A few weeks ago you took what I called a Line of Reasoning test. I asked you to focus on questions 1a, 1b, and 3. Through the answers to these you were to show me that you understand what makes an argument strong.
I gave you the AICE Global Perspectives test from May/June 2016.
There was a wide range of grades but most of the mistakes were common across the board.
The number one issue was that when asked to explain you wrote examples. The way I differentiate between these two phrases are as so:
- Explain -> answer the WHY of a question
- Why does the answer you have given support the question?
- Why does it matter if the author is credible?
- Why does an author need to include examples?
- Examples -> answer the WHAT/HOW of a question
- How did the author show that? What examples did they use?
This mix up lead to many students giving a list of examples without ever explaining why they were using them to support the claim. It is great if you can provide an example, but only if you can tell your reader why that example is important to answering the question.
These are key elements to putting together an argument. Not just stating here is a bunch of evidence, but telling your reader or audience why the evidence is important in the context of your argument. If you are arguing for smaller class sizes, and you tell me that at a school they have class sizes of 12….what else can you tell me about why it matters!?!?! Do not leave your audience hanging or confused. You need to fully explain your reasoning.
Below is an example of a “perfect” test. It is not 100% perfect, but it is a good example.
Remember, this test was only worth 20 points. In the grand scheme of the quarter, it is not the end of the world if you did not do well on this test. But, use it to learn from. Come at lunch and ask me questions about the grade of your test. Keep it to review. Re-write the answers to see if you can answer the question differently.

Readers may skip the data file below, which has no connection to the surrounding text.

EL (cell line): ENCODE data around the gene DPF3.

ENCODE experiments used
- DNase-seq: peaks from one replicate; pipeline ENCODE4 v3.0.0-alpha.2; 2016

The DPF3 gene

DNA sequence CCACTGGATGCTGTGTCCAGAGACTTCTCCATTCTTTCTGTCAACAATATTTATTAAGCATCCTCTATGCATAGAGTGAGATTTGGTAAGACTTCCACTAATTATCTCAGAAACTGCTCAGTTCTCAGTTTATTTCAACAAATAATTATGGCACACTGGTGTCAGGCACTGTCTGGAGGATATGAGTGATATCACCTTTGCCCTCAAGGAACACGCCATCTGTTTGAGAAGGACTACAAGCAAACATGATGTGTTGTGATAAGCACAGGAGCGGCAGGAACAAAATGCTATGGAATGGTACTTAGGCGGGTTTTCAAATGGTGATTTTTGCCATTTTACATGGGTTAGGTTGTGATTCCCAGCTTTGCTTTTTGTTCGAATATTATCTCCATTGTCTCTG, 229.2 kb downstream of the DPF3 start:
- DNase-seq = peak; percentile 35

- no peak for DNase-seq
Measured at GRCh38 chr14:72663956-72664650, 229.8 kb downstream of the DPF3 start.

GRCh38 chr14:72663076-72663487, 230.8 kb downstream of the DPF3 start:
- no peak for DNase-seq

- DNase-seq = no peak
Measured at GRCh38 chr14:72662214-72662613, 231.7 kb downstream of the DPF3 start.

Hold onto this test so that you can review it when it comes to test season!
Keep up the great work!
(Credits to Christina Bell and Olivia Janzen)
1a. Eco-cities have many benefits. One benefit is that building them might end national conflicts. Another benefit is that eco-cities can provide us with a new way of living. In the future, the middle-class people will be able to live in urbanized homes.
1b. There are a few reasons why the author thinks eco-cities will not bring benefits to everyone. One reason that it will not be beneficial to everyone is because they are too expensive. Only wealthy people can move into eco-cities which is not helping fix urban growth, because it is just giving the wealthy people somewhere to run away to. Another reason why eco-cities might not benefit us is because it might lead to segregation. Eco-cities will just split people up and put the wealthier people into their own “gated community.” Eco-cities may not benefit all people.
**This is one of the few answers that used similar claims, but differentiated the explanations which is why this answer was allowed.**
3. Document 2’s argument has a more convincing argument than Document 1. This is because it stays focused on its main claim, which is that eco-cities are beneficial to its country. It gives strong reasons on the effects of building an eco-city. However, in Document 1, it does not give descriptive explanation on how it would affect the people and the world if they build an eco-city. Both documents give evidence that supports their argument. For example, they both have facts on eco-cities. One thing that makes Document 2 stand out is that its counter claim flowed into the article, and it did not confuse the reader on which side the argument is on for the eco-cities. On the other side, Document 1 was confusing on if it was pre-eco-cities or against eco-cities.
However, Document 2 did show some weaknesses. The main one was that it only referenced China and what they are doing with “new urbanization.” This is a major flaw because in a global argument you want it to have an effect on everyone and everywhere. Document 1 did cite many different countries. Another weakness in Document 2 was that it did not cite any sources in the article. this is not good for the article because it does not give it credibility or accuracy. In Document 1, they did cite an article. For example, “according to an article on Worldfinance.com.” Lastly in Document 2, the author did not show expertise or did not mention any experts on the topic. This shows that the article is not all first hand evidence. However in Document 1, it mentioned a reporter from a magazine.
In conclusion, the overall argument in Document 2 was strong, through strong evidence and a clear and understandable argument.